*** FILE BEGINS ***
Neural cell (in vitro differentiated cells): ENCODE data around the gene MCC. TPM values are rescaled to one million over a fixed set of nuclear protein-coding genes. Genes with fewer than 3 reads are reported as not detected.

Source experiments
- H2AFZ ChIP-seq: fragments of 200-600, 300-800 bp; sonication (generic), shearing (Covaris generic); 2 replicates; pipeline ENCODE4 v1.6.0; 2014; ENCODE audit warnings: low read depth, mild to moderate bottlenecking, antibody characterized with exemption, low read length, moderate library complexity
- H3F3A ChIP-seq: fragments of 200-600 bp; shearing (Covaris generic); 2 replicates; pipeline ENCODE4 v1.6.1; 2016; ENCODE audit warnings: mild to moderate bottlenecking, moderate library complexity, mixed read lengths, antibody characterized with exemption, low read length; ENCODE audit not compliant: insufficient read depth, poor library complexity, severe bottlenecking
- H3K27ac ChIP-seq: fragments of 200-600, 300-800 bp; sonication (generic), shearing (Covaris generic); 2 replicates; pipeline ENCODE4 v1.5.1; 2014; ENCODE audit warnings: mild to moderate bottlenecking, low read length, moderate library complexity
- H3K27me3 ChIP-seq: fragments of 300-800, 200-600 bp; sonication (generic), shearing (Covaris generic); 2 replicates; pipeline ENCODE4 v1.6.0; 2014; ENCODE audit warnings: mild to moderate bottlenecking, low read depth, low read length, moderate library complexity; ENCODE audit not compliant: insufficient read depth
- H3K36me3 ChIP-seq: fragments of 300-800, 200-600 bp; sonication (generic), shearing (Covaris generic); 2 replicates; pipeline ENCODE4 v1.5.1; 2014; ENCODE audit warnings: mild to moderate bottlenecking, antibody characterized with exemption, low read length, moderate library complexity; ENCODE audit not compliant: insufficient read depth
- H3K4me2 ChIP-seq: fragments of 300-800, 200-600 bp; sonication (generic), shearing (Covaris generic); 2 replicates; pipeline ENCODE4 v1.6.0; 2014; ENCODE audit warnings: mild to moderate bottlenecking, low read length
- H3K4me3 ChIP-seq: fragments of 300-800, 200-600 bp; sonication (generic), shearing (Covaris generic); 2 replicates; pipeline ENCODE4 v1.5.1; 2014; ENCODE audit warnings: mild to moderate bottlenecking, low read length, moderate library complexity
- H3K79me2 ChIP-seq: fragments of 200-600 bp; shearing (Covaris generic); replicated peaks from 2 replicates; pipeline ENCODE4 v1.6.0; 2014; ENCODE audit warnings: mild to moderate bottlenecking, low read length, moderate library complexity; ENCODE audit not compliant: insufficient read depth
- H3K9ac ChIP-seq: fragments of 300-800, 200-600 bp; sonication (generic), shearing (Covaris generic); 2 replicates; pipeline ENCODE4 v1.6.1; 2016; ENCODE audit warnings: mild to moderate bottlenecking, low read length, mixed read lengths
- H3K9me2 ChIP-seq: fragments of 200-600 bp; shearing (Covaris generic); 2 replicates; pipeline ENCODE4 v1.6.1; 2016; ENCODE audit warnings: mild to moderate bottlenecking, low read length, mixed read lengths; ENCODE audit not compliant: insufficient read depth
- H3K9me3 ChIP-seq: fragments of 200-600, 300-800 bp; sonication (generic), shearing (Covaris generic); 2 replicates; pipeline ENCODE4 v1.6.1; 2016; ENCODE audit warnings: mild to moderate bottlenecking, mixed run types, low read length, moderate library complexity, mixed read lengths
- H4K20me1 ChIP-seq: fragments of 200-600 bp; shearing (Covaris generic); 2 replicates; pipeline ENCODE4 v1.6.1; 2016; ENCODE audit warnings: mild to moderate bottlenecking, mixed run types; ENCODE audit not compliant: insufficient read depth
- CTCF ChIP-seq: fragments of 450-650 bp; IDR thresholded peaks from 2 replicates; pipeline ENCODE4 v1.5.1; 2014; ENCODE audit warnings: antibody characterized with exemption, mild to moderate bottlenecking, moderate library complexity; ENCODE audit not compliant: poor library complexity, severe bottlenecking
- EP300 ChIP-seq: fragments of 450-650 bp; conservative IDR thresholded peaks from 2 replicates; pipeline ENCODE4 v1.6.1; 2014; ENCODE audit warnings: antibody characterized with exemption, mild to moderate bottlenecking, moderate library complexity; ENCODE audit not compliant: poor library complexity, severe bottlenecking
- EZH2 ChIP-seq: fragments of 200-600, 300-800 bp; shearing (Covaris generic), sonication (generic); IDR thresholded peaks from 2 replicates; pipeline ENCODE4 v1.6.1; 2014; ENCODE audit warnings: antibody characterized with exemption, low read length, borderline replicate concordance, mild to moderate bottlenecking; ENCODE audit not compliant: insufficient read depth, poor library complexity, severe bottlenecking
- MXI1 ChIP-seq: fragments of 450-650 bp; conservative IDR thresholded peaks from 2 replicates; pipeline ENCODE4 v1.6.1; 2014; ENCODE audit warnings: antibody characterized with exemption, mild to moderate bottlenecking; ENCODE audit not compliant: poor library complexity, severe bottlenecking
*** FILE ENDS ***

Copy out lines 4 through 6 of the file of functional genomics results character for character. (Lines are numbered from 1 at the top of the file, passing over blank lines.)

- H3F3A ChIP-seq: fragments of 200-600 bp; shearing (Covaris generic); 2 replicates; pipeline ENCODE4 v1.6.1; 2016; ENCODE audit warnings: mild to moderate bottlenecking, moderate library complexity, mixed read lengths, antibody characterized with exemption, low read length; ENCODE audit not compliant: insufficient read depth, poor library complexity, severe bottlenecking
- H3K27ac ChIP-seq: fragments of 200-600, 300-800 bp; sonication (generic), shearing (Covaris generic); 2 replicates; pipeline ENCODE4 v1.5.1; 2014; ENCODE audit warnings: mild to moderate bottlenecking, low read length, moderate library complexity
- H3K27me3 ChIP-seq: fragments of 300-800, 200-600 bp; sonication (generic), shearing (Covaris generic); 2 replicates; pipeline ENCODE4 v1.6.0; 2014; ENCODE audit warnings: mild to moderate bottlenecking, low read depth, low read length, moderate library complexity; ENCODE audit not compliant: insufficient read depth